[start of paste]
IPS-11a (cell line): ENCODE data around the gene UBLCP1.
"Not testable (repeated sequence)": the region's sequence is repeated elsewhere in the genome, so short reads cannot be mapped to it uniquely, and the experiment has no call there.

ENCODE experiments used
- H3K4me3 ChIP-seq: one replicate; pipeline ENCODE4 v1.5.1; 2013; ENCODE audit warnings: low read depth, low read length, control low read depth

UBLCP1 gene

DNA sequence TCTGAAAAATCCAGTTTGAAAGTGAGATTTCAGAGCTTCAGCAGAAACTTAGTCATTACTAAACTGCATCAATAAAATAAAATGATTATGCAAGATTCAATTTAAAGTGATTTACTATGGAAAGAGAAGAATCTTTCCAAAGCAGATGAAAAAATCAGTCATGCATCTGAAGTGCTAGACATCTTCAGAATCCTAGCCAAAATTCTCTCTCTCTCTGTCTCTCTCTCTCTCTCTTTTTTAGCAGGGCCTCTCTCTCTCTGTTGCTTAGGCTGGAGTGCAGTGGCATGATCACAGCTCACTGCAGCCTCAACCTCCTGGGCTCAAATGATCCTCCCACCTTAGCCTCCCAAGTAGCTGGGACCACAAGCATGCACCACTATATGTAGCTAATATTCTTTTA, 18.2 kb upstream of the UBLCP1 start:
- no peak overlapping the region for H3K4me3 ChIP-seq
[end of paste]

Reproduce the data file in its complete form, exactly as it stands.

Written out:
IPS-11a (cell line): ENCODE data around the gene UBLCP1.
"Not testable (repeated sequence)": the region's sequence is repeated elsewhere in the genome, so short reads cannot be mapped to it uniquely, and the experiment has no call there.

ENCODE experiments used
- H3K4me3 ChIP-seq: one replicate; pipeline ENCODE4 v1.5.1; 2013; ENCODE audit warnings: low read depth, low read length, control low read depth

UBLCP1 gene

DNA sequence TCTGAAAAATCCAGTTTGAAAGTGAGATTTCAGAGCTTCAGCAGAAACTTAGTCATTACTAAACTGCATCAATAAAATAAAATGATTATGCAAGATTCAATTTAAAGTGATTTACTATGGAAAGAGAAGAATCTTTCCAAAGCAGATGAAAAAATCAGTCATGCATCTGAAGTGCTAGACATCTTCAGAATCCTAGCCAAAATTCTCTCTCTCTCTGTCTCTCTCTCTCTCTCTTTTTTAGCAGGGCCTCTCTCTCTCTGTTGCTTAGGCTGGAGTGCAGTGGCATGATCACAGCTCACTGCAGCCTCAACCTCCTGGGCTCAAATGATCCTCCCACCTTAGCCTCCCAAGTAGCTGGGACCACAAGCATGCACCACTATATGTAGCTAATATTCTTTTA, 18.2 kb upstream of the UBLCP1 start:
- no peak overlapping the region for H3K4me3 ChIP-seq